Fortunately for everyone who wanted to enjoy themselves and see some art, his reign of terror is cut short when a mental summons from Professor X sends him heading back to the mansion. He's not the only one, either: Cyclops and Jean are finally sitting down for their first real date since they found out their marriage was a sham perpetrated by a shapeshifter they'd left for dead when they get the alert too. Cyclops does his best attempt at "wry" and tells the restauranteur, Sidney, that they'll be taking their order to go, again, and I have to say, this really would've been a nice setup if it had paid off later. I actually really like the idea of Scott and Jean, on the train back up to Westchester, eating a romantic Italian dinner out of a couple of styrofoam boxes. Alas, we don't see it, and my all-consuming hate of Scott Summers and all of his works remains unchallenged.

Back in the sewers, things are going from bad to worse, and not just because Deathstrike and Wolverine are having a dramatic scene about why he has chosen to defend a world that hates and fears him, which I assume was brought up because they needed something to fill time while they waited for a cyclopean horror from beyond the stars to show up and try to eat their souls. Which, eventually, it does, only this time projecting an image of Jubilee on its forehead:



It seems that the reason they haven't been able to revive Jubilee is that the Spirit Drinker has drunk her spirit, and they need to "destroy" it if they're ever going to get her back. The intangibility makes that a pretty big problem, though, so they just run through the sewers for a few minutes while the Spirit Drinker is hot on their heels, broadcasting pitch-shifted Australian accents from the trapped Reavers.

Finally, Gambit hits on the bright idea of dropping a bunch of rocks on it.


They're big rocks.

When Deathstrike points out that this is a pretty dumb plan since it can just burn through like it has been with all the other walls they've put between them, Gambit brushes it off with a classic "yeah, I meant to do that." Or, in his case, "oui, chere, but dis give us time to figure out a plan!"

Wolverine hands the husk of Jubilee off to Gambit and tells him to get her back to the mansion while he and Deathstrike hold off the Spirit Drinker. This is a pretty dubious plan, what with one of these people definitely wanting to kill the other in revenge, but needs must, I suppose. Unfortunately for them, the Spirit Drinker seems to have learned a little about strategy, burning its way through the floor and then re-emerging from the ceiling like a mid-level Mega Man boss. I do not remember that many Mega Man bosses with tentacles, though.

This, however, proves to be the Spirit Drinker's undoing! It seems that adamantium counts as a magical weapon for the purposes of overcoming damage reduction, and they pretty handily just start chopping up all the tentacles. Deathstrike misses one, though, and she gets Spirit Drunk, presumably because Wolverine cradling a woman's body and screaming "NOOOOOOO!" was such a good idea that they didn't want to use it just once.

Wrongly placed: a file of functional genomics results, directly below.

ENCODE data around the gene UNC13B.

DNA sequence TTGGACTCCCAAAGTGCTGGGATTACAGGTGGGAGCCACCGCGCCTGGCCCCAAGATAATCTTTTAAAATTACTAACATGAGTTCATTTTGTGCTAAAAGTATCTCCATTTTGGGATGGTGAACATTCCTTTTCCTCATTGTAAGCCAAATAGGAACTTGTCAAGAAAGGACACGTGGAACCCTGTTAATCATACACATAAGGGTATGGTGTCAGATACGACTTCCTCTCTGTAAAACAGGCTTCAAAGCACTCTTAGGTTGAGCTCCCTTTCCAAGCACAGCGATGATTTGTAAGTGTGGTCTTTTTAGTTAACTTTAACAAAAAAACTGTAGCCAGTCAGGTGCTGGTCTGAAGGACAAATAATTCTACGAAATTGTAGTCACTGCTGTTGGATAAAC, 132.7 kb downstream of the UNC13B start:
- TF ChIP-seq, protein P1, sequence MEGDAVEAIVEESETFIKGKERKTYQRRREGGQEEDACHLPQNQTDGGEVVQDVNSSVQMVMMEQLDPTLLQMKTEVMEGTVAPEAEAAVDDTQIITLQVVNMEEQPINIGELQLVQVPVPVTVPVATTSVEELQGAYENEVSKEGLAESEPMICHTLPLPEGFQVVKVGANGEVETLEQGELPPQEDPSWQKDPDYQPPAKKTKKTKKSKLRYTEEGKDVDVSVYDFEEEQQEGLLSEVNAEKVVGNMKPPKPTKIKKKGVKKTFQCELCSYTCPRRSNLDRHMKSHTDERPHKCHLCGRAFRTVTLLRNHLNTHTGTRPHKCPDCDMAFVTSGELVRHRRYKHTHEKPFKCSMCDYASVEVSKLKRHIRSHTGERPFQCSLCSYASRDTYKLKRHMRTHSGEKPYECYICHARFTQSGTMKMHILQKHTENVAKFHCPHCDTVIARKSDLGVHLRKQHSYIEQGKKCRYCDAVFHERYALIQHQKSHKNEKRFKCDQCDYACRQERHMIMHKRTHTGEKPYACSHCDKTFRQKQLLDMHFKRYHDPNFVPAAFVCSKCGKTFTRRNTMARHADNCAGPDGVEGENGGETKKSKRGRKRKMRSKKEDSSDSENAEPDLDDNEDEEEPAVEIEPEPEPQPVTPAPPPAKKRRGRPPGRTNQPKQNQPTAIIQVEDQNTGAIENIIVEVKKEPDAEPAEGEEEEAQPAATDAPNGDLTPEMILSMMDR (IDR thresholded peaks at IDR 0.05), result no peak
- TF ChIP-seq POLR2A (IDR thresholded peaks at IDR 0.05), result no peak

In true action movie fashion, Wolverine gets up as soon as he's done no-ing and calls the Spirit Drinker "a piece of alien gutter trash," and I think we can all agree that there is no reason for space-racism. He waves his claws menacingly, but before he can suffer the same spirit-drunk fate, the Spirit Drinker gets zapped back by Cyclops's optic blast, heralding the arrival of the rest of the X-Men.

Professor X takes advantage of the lull in the battle to ask who the young lady with the aluminum siding hair is, and Wolverine gets in a pretty good line with his explanation: "An old friend. She wants me dead," prompting a stuffy rejoinder from Cyclops. It's almost like they forgot they were in the middle of a fight, but it's only a few seconds before they're reminded when the Spirit Drinker shows back up and tries to eat them all.

Jean Grey, whose seemingly limitless telekinesis make her, perhaps, the most powerful of all the X-Men, attempts to use her powers and immediately falls down.



Her record of being useful remains a pristine zero point zero. Those two deserve each other.

The Spirit Drinker continues to just sort of stand around while everyone takes turns offering up exposition. Jean claims it has a "repellant" mind, Beast asks about this spaceship everyone found, and Professor X reveals that he's been sensing a dangerous alien presence since last week's episode. Then they all casually decide to go check that out, while the Spirit Drinker, who seemed pretty hell-bent on attacking them just a few seconds ago, graciously obliges by leaving -- but not before Gambit warns them that "that monster make it topside, dis city gon be its buffet."

At the spaceship, the Beast is having a pretty hard time figuring out just what's going on here.



Good thing we've got an exposition dump coming up! Professor X touches one of the signs, prompting an electric shock that suddenly gives him the ability to read the Shi'ar language. Charles starts explaining how it's a prison ship that crashed into Manhattan, information that comes a little too late to be of value once the Spirit Drinker is heading up to the surface through the subway, while also digesting the souls it's already absorbed.

Finally, they realize that the solution was teamwork, and that it's been inside them all along! Wolverine just needs everyone else to distract the tentacles so that he can give the Spirit Drinker a good stabbing. It's like Dr. Forrester always said: If violence isn't the answer, you're asking the wrong question.



That's pretty much exactly how it works out, too. We even get a theme song reprise, which seems to give people's powers the ability to affect the Spirit Drinker, even though Gambit's cards have been completely ineffective for the past 18 minutes. During the fight, they also learn completely by accident that it's vulnerable to electricity, so they just shove it onto the subway's third rail, and that's that. Everyone gets their souls back, and since Wolverine saved her life, Yuriko decides to call this one a draw. Good hustle out there, team.

We're not quite done yet, though. Before the credits can roll, Professor X has a flash forward of "terrible beings with ruthless, unimaginable power" (which means D'ken) and we get the most hilariously amazing next episode teaser of all time:




Check that real fire, y'all! Somebody got a video toaster at the Season 2 wrap party!

Discussion Question: The Phoenix Saga will have to wait a little bit, because I'm skipping ahead next week for a bit of holiday cheer. So, in the spirit of the season, What do you think the X-Men want for Christmas? These X-Men, I mean, the ones from the cartoon. A pillow for Jean so that she doesn't hurt herself when she inevitably faceplants from using her powers? A pair of pants for Beast, who's been too shy to ask for some since nobody acknowledges that he's walking around in his drawers? Put yours in the comments, and I'll pick my favorites for each character when we take on...

Next Week: It's Christmastime, and that means we're going to jump to Season 4 for "Have Yourself A Morlock Little X-Mas!"